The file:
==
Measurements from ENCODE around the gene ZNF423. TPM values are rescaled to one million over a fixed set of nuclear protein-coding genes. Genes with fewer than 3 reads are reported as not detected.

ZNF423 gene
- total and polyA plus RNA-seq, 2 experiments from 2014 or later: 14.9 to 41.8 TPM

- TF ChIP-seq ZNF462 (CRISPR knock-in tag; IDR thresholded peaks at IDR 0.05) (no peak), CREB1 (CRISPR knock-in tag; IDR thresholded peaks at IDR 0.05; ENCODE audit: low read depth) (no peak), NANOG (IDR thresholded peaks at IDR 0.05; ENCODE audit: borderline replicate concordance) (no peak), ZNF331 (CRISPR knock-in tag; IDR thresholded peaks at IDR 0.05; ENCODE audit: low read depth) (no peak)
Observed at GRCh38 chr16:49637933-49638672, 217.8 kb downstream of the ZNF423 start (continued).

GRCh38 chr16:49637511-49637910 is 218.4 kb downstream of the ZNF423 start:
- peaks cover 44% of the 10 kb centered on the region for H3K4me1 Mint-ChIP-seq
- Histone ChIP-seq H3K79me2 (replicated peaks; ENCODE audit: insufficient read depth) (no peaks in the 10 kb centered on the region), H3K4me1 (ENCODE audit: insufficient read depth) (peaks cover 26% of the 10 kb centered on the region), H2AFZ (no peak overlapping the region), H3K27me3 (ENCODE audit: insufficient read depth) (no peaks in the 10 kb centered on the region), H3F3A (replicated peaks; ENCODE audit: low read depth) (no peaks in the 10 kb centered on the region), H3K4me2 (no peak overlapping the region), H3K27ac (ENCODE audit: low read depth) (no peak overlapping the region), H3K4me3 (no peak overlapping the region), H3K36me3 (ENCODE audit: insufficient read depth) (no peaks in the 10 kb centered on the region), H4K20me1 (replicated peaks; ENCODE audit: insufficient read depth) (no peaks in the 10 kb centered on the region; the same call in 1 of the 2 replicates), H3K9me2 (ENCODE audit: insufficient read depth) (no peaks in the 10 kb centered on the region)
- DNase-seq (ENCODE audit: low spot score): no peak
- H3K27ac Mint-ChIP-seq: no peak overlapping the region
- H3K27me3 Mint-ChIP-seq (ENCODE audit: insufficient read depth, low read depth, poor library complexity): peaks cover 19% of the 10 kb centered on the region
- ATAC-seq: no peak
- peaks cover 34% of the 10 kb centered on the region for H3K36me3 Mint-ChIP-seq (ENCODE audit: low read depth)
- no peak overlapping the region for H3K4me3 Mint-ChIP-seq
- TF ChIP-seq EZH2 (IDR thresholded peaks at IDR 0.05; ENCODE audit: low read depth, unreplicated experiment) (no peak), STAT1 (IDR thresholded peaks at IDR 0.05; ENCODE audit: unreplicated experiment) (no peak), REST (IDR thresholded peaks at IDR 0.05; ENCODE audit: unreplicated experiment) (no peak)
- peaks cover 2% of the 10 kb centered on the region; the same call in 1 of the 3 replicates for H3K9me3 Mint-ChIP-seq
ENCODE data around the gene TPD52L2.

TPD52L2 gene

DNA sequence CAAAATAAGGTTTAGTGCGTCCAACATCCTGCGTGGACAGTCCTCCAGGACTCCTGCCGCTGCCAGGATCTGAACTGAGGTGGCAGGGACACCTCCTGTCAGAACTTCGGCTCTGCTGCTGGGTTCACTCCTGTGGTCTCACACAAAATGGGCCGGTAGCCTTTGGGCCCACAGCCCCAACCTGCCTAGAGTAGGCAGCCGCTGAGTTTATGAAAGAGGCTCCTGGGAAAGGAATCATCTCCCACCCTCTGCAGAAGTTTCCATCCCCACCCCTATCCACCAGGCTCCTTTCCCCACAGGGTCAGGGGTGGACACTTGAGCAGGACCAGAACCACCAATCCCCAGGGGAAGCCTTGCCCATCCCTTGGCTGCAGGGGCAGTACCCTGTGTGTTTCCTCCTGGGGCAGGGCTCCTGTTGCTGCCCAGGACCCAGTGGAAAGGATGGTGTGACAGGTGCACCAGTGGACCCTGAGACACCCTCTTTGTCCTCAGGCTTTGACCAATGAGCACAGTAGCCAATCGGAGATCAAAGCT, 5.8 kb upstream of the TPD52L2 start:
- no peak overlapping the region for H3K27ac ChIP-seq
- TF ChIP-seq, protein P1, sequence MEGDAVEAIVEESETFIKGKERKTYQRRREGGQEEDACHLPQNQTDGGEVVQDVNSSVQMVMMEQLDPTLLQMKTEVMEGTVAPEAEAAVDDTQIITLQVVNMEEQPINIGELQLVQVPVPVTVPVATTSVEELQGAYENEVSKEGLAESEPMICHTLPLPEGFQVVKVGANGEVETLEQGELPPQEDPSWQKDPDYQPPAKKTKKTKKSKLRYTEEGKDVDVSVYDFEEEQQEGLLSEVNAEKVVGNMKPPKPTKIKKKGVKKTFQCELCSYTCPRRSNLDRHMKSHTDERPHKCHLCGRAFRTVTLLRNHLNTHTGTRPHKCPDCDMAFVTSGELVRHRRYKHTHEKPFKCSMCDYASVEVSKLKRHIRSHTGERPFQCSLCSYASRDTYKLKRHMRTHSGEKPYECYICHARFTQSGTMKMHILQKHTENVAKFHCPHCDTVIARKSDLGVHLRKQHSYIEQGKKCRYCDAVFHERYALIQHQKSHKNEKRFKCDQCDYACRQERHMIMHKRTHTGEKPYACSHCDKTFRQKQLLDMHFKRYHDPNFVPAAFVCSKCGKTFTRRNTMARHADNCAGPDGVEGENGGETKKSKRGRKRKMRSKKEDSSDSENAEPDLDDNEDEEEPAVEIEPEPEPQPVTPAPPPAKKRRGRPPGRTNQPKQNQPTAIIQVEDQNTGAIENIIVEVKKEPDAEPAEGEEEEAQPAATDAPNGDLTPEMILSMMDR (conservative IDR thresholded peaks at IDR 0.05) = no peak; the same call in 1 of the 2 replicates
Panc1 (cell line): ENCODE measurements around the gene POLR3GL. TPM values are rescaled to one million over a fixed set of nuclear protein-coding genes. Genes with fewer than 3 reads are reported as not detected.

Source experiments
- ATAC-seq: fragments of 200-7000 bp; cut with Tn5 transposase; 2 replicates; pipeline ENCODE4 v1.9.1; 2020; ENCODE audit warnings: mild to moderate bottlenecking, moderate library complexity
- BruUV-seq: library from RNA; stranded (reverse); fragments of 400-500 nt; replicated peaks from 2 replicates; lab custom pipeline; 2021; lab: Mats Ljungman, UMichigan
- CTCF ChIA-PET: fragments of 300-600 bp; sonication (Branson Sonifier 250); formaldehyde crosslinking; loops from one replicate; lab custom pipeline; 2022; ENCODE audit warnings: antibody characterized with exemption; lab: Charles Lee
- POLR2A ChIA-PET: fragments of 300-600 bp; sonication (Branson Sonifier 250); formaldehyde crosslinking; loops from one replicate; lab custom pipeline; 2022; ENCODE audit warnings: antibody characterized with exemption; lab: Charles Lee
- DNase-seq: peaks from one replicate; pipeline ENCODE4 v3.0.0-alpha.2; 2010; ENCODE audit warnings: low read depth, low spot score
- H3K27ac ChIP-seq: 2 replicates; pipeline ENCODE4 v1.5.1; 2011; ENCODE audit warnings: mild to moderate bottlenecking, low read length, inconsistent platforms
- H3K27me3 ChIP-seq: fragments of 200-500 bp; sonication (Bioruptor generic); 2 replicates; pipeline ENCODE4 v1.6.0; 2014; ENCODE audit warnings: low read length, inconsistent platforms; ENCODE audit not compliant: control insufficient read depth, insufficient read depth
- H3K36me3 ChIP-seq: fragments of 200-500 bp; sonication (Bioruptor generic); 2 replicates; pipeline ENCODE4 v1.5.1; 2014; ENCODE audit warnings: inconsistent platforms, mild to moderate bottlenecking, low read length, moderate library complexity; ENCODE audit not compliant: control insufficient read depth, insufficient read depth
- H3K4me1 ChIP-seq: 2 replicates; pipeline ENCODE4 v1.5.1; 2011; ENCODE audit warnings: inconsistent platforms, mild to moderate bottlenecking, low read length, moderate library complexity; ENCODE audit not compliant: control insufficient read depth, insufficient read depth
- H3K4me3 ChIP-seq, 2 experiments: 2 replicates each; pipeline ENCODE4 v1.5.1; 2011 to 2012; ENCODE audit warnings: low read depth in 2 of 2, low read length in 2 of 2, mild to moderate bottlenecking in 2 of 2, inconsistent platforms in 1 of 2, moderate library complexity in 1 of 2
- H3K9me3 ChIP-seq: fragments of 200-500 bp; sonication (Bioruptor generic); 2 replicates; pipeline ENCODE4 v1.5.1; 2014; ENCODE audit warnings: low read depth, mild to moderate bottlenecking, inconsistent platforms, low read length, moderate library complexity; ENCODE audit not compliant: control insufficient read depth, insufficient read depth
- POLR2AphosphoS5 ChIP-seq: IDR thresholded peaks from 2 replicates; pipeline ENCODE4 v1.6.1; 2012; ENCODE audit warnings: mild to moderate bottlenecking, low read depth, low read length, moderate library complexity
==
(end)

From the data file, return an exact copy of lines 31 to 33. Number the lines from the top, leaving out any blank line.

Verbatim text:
- H3K36me3 ChIP-seq: fragments of 200-500 bp; sonication (Bioruptor generic); 2 replicates; pipeline ENCODE4 v1.5.1; 2014; ENCODE audit warnings: inconsistent platforms, mild to moderate bottlenecking, low read length, moderate library complexity; ENCODE audit not compliant: control insufficient read depth, insufficient read depth
- H3K4me1 ChIP-seq: 2 replicates; pipeline ENCODE4 v1.5.1; 2011; ENCODE audit warnings: inconsistent platforms, mild to moderate bottlenecking, low read length, moderate library complexity; ENCODE audit not compliant: control insufficient read depth, insufficient read depth
- H3K4me3 ChIP-seq, 2 experiments: 2 replicates each; pipeline ENCODE4 v1.5.1; 2011 to 2012; ENCODE audit warnings: low read depth in 2 of 2, low read length in 2 of 2, mild to moderate bottlenecking in 2 of 2, inconsistent platforms in 1 of 2, moderate library complexity in 1 of 2